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workplace violence
Juliet HulseSep 20, 2018 10:45:00 AM8 min read

Preparing Your Organization for Workplace Violence

We’ve been seeing an increase in violence throughout the United States over the last decade. These acts of violence are happening everywhere. We’ve seen these incidents in schools, places of worship, and places of work. These are all places we go expecting to be safe from harm or injury. If there is an emergency, we expect to be notified along with what procedures we should take to stay out of harm’s way. Unfortunately, occurrences of workplace violence are increasing. According to the Occupational Safety and Health Administration (OSHA), each year there are 2 million reports of workers having been a victim of workplace violence. That’s excluding those who didn’t report their incident occurring.

OSHA defines workplace violence as violence or the threat of violence against workers. It can occur at or outside the workplace and can range from threats and verbal abuse to physical assaults and homicide. However it manifests itself, workplace violence is a growing concern for employers and employees nationwide. It’s the third highest leading cause of death in occupational injuries. According to the U.S. Bureau of Labor and Statistics, in 2014 there were 403 people fatally injured in workplace-related homicides.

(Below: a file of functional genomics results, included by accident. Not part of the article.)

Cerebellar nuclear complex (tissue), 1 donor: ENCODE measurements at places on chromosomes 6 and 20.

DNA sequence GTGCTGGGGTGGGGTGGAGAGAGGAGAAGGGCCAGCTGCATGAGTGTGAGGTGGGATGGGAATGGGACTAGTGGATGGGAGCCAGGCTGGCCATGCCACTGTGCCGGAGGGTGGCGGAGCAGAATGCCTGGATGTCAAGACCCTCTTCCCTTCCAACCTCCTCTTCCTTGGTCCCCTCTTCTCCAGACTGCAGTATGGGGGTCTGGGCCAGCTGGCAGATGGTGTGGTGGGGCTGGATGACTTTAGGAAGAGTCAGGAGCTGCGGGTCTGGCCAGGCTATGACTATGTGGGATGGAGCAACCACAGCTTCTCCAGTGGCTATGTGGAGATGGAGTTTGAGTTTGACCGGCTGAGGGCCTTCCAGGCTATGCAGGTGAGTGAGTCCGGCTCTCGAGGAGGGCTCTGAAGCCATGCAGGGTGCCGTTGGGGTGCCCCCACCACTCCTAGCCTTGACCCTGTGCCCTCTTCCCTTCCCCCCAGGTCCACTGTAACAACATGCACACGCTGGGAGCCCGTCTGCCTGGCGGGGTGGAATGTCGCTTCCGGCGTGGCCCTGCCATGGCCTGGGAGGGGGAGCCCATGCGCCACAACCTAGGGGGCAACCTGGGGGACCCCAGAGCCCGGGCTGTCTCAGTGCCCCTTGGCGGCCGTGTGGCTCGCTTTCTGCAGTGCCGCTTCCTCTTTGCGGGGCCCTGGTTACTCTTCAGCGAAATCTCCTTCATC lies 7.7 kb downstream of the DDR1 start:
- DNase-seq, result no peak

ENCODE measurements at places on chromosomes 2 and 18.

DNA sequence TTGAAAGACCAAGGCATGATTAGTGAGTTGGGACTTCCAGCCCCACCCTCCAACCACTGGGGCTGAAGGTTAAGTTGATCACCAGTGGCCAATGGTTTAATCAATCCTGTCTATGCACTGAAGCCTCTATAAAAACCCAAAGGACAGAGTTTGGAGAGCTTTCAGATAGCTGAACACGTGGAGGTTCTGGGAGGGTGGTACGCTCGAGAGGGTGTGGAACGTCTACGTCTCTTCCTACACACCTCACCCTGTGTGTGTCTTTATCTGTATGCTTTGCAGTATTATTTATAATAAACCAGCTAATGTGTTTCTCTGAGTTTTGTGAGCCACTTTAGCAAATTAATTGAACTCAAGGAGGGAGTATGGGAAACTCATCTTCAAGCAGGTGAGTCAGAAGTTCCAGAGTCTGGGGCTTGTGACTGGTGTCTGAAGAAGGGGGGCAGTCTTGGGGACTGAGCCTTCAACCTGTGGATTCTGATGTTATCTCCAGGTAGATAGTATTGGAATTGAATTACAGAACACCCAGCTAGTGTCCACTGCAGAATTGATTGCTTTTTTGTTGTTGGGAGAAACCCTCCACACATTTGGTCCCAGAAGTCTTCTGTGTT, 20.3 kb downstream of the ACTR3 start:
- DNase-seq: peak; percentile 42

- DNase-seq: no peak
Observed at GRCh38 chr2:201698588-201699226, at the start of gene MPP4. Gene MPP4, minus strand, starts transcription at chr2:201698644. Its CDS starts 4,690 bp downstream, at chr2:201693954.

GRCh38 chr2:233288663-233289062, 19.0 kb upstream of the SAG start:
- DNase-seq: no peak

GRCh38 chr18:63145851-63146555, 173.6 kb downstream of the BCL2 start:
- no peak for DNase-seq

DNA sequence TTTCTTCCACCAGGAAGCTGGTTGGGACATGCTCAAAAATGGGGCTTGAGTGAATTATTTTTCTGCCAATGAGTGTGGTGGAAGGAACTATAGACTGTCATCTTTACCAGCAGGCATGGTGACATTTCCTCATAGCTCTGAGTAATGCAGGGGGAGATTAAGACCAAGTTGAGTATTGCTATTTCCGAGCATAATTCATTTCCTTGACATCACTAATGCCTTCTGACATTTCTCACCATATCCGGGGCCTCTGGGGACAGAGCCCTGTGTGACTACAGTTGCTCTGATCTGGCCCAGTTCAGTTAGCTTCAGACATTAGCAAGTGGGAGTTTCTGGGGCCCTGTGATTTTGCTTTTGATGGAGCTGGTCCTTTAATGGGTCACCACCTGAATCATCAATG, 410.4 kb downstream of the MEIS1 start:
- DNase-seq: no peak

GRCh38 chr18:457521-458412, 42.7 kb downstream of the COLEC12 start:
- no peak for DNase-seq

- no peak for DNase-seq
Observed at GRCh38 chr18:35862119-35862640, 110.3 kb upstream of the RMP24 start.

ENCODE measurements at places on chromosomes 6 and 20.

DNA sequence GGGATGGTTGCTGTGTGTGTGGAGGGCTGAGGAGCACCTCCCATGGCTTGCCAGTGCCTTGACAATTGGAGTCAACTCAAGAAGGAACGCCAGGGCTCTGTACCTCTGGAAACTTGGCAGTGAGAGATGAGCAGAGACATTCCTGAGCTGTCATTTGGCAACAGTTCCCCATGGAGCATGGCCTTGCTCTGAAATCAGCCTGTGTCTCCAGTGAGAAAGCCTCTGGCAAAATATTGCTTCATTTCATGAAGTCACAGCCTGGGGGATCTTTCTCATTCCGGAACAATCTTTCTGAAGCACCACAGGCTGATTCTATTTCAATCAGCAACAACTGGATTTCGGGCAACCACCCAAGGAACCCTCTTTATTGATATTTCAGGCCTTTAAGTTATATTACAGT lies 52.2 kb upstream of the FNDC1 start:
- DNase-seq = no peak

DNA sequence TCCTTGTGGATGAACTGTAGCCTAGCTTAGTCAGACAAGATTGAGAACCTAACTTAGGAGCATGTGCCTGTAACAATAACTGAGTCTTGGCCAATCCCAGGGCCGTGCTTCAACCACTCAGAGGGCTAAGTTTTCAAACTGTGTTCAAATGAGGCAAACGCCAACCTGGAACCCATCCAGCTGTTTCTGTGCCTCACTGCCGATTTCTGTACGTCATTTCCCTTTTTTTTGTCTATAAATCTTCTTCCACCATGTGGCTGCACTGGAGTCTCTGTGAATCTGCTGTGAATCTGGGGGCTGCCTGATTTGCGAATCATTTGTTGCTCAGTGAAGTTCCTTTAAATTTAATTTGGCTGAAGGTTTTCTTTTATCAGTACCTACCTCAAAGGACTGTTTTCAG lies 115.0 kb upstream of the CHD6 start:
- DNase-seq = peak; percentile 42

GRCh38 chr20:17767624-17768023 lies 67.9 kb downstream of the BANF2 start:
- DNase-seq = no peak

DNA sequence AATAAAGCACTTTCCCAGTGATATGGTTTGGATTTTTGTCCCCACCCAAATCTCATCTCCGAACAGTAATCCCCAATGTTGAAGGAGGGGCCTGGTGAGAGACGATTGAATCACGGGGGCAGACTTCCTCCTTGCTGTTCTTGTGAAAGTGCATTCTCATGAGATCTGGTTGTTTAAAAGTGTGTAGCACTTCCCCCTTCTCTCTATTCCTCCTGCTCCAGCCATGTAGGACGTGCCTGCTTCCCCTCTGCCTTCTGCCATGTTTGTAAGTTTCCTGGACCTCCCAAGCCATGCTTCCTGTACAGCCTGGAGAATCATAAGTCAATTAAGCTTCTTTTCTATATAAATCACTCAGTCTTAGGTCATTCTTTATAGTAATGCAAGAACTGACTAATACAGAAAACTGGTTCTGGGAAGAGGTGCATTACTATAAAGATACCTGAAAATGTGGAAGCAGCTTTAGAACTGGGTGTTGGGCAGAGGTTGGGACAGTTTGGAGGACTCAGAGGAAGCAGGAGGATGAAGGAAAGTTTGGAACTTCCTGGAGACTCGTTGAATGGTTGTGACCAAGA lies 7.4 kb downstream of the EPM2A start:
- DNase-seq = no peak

Almost every week we experience an active shooter  incident that started as a domestic confrontation which led to killings in the workplace. Some places of work still don’t have policies related to violence in the workplace or how to handle domestic violence that spills into the workplace. Employees spend between one-fifth and one-third of their lives at work. A survey done by the Family Violence Prevention Fund found that 74% of domestic violence victims face harassment from their partners while they’re at work. Having these policies in place helps employees understand that their employer will do what they can to protect employees while at work.